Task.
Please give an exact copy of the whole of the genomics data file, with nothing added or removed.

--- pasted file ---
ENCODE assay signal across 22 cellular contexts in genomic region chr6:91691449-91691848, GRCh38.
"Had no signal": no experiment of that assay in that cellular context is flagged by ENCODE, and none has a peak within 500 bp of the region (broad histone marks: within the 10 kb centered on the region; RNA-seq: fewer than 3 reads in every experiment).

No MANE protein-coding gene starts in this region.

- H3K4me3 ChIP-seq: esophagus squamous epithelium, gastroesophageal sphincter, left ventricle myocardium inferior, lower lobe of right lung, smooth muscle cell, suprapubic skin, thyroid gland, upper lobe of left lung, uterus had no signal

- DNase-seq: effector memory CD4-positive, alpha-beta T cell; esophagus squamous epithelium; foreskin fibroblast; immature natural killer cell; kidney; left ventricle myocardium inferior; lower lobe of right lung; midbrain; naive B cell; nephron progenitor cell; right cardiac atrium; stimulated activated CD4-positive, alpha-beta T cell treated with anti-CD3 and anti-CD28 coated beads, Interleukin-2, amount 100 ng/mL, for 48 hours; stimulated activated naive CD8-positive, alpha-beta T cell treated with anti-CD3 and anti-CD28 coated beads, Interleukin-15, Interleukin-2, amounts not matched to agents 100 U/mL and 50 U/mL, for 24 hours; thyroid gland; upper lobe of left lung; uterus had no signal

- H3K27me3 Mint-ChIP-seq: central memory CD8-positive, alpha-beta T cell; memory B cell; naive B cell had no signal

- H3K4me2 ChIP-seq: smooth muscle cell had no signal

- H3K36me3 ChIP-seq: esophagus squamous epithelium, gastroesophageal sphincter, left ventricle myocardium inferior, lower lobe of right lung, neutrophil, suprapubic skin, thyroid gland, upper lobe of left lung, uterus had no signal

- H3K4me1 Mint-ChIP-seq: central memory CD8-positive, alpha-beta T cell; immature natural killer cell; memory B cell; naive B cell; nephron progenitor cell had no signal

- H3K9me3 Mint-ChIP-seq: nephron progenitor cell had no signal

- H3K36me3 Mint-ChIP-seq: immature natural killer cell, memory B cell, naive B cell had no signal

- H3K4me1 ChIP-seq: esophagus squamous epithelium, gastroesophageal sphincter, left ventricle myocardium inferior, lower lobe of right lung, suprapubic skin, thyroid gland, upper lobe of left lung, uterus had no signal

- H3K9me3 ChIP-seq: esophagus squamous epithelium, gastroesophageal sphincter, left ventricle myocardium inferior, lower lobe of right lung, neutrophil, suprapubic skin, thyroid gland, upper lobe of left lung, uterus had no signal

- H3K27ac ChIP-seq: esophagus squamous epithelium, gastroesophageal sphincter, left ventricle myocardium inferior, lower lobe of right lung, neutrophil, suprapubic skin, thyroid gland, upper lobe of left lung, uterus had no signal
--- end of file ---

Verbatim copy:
ENCODE assay signal across 22 cellular contexts in genomic region chr6:91691449-91691848, GRCh38.
"Had no signal": no experiment of that assay in that cellular context is flagged by ENCODE, and none has a peak within 500 bp of the region (broad histone marks: within the 10 kb centered on the region; RNA-seq: fewer than 3 reads in every experiment).

No MANE protein-coding gene starts in this region.

- H3K4me3 ChIP-seq: esophagus squamous epithelium, gastroesophageal sphincter, left ventricle myocardium inferior, lower lobe of right lung, smooth muscle cell, suprapubic skin, thyroid gland, upper lobe of left lung, uterus had no signal

- DNase-seq: effector memory CD4-positive, alpha-beta T cell; esophagus squamous epithelium; foreskin fibroblast; immature natural killer cell; kidney; left ventricle myocardium inferior; lower lobe of right lung; midbrain; naive B cell; nephron progenitor cell; right cardiac atrium; stimulated activated CD4-positive, alpha-beta T cell treated with anti-CD3 and anti-CD28 coated beads, Interleukin-2, amount 100 ng/mL, for 48 hours; stimulated activated naive CD8-positive, alpha-beta T cell treated with anti-CD3 and anti-CD28 coated beads, Interleukin-15, Interleukin-2, amounts not matched to agents 100 U/mL and 50 U/mL, for 24 hours; thyroid gland; upper lobe of left lung; uterus had no signal

- H3K27me3 Mint-ChIP-seq: central memory CD8-positive, alpha-beta T cell; memory B cell; naive B cell had no signal

- H3K4me2 ChIP-seq: smooth muscle cell had no signal

- H3K36me3 ChIP-seq: esophagus squamous epithelium, gastroesophageal sphincter, left ventricle myocardium inferior, lower lobe of right lung, neutrophil, suprapubic skin, thyroid gland, upper lobe of left lung, uterus had no signal

- H3K4me1 Mint-ChIP-seq: central memory CD8-positive, alpha-beta T cell; immature natural killer cell; memory B cell; naive B cell; nephron progenitor cell had no signal

- H3K9me3 Mint-ChIP-seq: nephron progenitor cell had no signal

- H3K36me3 Mint-ChIP-seq: immature natural killer cell, memory B cell, naive B cell had no signal

- H3K4me1 ChIP-seq: esophagus squamous epithelium, gastroesophageal sphincter, left ventricle myocardium inferior, lower lobe of right lung, suprapubic skin, thyroid gland, upper lobe of left lung, uterus had no signal

- H3K9me3 ChIP-seq: esophagus squamous epithelium, gastroesophageal sphincter, left ventricle myocardium inferior, lower lobe of right lung, neutrophil, suprapubic skin, thyroid gland, upper lobe of left lung, uterus had no signal

- H3K27ac ChIP-seq: esophagus squamous epithelium, gastroesophageal sphincter, left ventricle myocardium inferior, lower lobe of right lung, neutrophil, suprapubic skin, thyroid gland, upper lobe of left lung, uterus had no signal